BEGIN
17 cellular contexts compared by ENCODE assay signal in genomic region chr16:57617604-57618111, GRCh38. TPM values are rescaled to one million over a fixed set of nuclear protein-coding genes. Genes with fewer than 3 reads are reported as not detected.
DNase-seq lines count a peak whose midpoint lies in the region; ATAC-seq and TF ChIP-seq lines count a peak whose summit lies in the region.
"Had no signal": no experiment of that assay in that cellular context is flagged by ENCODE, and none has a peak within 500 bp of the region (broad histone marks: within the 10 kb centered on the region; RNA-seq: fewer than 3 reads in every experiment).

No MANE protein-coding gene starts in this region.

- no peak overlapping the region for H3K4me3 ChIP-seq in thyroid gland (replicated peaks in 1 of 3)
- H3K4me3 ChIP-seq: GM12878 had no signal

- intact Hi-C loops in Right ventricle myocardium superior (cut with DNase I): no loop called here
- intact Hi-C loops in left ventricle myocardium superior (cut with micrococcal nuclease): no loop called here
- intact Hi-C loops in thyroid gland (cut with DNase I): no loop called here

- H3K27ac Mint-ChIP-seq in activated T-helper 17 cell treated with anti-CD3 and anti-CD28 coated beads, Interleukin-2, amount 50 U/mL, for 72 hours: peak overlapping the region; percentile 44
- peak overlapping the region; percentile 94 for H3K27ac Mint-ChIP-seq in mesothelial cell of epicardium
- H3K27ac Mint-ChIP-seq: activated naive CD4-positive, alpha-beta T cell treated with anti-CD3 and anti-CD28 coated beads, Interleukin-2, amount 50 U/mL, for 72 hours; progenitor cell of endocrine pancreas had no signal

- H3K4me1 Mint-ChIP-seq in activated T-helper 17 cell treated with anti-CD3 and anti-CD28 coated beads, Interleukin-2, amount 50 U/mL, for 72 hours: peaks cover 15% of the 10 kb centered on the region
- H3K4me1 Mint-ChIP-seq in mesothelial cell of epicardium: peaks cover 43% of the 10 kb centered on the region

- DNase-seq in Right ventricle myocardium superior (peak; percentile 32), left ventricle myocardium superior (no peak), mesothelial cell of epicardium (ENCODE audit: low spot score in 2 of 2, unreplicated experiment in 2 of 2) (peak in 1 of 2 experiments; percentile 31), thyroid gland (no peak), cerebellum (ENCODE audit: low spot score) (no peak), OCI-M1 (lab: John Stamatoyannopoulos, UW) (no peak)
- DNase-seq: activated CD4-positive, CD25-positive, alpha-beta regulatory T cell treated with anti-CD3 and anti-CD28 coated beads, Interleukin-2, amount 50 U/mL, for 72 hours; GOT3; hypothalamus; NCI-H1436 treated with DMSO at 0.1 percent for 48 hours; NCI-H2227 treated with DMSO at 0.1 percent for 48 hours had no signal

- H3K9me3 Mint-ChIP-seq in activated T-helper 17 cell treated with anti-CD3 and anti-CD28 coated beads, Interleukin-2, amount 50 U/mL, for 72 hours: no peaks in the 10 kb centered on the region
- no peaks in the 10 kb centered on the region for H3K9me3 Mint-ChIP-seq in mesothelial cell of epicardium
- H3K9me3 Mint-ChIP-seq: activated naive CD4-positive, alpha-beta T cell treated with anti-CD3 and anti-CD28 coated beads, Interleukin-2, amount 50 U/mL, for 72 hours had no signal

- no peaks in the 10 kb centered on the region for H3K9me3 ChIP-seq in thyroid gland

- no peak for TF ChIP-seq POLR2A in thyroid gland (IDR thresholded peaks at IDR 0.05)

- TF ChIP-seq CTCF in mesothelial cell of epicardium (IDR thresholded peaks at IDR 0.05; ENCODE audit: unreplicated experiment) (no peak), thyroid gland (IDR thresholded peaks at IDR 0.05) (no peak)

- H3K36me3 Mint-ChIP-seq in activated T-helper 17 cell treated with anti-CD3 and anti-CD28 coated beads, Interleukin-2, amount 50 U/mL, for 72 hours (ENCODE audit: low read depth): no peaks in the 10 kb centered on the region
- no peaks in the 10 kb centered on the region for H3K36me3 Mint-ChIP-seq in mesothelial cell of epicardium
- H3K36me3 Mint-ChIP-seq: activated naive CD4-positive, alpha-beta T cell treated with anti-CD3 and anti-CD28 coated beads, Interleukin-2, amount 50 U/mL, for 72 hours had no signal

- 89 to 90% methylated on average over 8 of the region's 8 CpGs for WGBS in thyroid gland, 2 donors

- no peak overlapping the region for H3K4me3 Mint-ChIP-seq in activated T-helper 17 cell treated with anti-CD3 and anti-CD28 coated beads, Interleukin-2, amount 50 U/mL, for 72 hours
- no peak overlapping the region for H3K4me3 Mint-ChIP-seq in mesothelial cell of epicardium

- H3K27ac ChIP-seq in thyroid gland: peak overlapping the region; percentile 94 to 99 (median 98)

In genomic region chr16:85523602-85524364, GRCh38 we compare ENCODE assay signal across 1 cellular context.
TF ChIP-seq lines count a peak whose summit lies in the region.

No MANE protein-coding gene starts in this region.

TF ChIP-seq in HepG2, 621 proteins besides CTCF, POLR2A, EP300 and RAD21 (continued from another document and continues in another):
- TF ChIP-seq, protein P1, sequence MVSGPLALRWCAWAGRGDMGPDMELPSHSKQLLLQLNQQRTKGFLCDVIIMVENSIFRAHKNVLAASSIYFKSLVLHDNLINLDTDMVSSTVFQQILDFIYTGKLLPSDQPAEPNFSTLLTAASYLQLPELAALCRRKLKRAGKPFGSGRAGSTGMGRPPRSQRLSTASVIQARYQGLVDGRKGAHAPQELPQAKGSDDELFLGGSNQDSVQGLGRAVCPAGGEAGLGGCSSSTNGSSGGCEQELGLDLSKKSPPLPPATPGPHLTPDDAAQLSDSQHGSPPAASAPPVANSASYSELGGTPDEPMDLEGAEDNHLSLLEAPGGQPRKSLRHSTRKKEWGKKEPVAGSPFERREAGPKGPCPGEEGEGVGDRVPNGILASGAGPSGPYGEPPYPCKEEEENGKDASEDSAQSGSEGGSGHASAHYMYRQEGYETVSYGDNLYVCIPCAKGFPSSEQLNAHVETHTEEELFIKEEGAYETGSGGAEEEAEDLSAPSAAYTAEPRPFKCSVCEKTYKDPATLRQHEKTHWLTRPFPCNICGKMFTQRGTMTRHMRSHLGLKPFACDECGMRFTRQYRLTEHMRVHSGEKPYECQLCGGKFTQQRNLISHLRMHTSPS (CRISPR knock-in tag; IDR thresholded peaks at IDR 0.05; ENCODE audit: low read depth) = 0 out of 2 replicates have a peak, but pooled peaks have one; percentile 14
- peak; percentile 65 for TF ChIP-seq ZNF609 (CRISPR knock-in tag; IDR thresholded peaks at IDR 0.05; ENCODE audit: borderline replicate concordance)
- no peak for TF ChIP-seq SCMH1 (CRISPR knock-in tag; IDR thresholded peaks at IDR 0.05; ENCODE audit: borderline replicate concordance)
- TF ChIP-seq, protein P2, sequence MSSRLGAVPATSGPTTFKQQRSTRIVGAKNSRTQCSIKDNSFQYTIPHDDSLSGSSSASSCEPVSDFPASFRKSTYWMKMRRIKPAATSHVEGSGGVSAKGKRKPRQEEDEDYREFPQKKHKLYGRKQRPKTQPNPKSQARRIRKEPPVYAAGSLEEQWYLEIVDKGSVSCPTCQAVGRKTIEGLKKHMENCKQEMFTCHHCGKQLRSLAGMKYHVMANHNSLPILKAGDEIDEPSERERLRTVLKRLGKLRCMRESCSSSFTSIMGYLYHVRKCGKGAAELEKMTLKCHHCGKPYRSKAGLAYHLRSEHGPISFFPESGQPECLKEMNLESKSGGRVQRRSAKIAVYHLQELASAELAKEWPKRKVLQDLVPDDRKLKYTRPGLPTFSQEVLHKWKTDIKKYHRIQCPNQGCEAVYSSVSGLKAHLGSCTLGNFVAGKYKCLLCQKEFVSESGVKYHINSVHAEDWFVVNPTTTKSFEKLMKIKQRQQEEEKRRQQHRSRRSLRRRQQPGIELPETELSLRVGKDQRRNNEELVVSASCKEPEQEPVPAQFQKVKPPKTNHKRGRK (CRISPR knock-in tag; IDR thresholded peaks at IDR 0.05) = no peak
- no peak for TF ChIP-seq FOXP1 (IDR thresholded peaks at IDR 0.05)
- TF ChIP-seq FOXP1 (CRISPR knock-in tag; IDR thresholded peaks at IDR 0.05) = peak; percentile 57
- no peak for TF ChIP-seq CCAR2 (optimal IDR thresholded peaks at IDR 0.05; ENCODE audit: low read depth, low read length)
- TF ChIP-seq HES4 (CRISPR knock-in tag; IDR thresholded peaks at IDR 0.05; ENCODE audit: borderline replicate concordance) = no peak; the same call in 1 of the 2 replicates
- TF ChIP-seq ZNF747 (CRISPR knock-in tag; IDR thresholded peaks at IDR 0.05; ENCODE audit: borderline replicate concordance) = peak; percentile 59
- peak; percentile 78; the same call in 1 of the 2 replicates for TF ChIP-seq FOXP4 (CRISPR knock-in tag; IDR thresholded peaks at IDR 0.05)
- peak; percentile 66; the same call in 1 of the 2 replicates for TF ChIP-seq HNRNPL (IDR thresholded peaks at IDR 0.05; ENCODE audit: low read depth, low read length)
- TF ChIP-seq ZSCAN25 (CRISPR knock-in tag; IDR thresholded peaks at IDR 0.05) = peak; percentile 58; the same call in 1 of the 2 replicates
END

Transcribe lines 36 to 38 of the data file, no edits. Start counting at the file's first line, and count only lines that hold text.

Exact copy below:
- no peak for TF ChIP-seq SCMH1 (CRISPR knock-in tag; IDR thresholded peaks at IDR 0.05; ENCODE audit: borderline replicate concordance)
- TF ChIP-seq, protein P2, sequence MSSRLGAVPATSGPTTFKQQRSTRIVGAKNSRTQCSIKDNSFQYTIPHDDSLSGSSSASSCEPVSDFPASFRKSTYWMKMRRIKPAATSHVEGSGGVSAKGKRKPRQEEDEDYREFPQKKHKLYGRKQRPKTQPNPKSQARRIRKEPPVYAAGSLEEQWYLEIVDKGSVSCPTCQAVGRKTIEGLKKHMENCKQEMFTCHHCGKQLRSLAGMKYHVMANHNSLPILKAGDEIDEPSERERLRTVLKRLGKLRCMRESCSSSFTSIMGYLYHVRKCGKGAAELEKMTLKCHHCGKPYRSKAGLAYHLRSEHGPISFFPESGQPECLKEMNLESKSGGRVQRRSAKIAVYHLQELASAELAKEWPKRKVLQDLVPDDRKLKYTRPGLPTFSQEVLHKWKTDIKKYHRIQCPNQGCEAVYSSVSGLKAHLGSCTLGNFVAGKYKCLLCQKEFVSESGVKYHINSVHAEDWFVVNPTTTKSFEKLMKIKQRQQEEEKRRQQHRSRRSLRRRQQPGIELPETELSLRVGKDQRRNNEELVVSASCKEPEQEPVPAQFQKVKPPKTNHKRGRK (CRISPR knock-in tag; IDR thresholded peaks at IDR 0.05) = no peak
- no peak for TF ChIP-seq FOXP1 (IDR thresholded peaks at IDR 0.05)